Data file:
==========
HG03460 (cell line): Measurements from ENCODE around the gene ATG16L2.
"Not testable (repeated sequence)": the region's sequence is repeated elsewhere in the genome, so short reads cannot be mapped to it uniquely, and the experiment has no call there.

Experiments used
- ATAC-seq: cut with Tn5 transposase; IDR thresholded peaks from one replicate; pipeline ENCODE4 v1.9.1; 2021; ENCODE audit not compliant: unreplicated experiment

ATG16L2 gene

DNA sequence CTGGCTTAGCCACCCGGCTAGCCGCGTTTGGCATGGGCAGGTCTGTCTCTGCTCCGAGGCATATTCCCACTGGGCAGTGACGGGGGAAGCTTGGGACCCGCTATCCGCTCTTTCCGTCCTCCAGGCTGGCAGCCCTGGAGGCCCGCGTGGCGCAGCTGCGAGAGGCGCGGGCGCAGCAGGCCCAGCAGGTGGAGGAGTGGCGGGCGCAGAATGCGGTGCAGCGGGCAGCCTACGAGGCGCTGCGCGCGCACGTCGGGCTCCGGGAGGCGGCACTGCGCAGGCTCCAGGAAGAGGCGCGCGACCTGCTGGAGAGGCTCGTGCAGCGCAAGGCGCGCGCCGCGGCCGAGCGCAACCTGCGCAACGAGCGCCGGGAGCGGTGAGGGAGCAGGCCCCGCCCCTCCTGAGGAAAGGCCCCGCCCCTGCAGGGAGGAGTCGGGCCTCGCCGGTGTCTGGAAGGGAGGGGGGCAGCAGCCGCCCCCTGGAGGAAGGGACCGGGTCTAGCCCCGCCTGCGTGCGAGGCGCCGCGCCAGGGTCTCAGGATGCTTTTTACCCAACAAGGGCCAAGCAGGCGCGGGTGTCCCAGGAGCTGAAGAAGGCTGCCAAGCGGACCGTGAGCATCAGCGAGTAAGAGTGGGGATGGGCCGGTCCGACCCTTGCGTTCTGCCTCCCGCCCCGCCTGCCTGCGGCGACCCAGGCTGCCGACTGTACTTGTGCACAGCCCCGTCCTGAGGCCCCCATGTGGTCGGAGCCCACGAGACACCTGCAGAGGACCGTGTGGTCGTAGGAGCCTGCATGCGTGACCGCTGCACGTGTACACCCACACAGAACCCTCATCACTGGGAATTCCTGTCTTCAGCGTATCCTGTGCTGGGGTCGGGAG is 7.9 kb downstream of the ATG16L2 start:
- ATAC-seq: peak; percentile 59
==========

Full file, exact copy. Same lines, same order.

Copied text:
HG03460 (cell line): Measurements from ENCODE around the gene ATG16L2.
"Not testable (repeated sequence)": the region's sequence is repeated elsewhere in the genome, so short reads cannot be mapped to it uniquely, and the experiment has no call there.

Experiments used
- ATAC-seq: cut with Tn5 transposase; IDR thresholded peaks from one replicate; pipeline ENCODE4 v1.9.1; 2021; ENCODE audit not compliant: unreplicated experiment

ATG16L2 gene

DNA sequence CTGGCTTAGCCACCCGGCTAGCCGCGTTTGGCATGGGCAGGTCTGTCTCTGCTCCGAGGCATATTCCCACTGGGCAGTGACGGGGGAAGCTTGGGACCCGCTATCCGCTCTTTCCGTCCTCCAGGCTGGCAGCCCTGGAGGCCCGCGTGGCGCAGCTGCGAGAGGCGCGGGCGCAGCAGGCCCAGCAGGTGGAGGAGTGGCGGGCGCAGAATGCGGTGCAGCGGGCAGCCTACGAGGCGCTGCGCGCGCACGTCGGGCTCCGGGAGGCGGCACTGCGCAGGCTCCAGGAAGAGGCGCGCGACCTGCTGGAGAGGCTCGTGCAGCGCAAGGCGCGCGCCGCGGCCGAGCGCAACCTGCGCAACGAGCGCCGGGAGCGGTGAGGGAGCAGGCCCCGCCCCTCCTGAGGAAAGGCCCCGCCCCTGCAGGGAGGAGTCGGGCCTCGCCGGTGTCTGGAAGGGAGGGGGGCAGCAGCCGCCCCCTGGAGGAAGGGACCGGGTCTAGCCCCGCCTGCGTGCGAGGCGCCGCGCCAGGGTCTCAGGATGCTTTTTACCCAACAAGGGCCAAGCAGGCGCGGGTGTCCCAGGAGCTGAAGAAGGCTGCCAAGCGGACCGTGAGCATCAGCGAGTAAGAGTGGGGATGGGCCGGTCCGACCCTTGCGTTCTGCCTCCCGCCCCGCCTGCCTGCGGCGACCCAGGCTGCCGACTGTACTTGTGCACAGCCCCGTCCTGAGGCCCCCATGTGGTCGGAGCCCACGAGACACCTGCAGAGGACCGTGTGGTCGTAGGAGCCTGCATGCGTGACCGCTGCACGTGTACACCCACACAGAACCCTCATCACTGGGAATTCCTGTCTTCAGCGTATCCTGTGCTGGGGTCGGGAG is 7.9 kb downstream of the ATG16L2 start:
- ATAC-seq: peak; percentile 59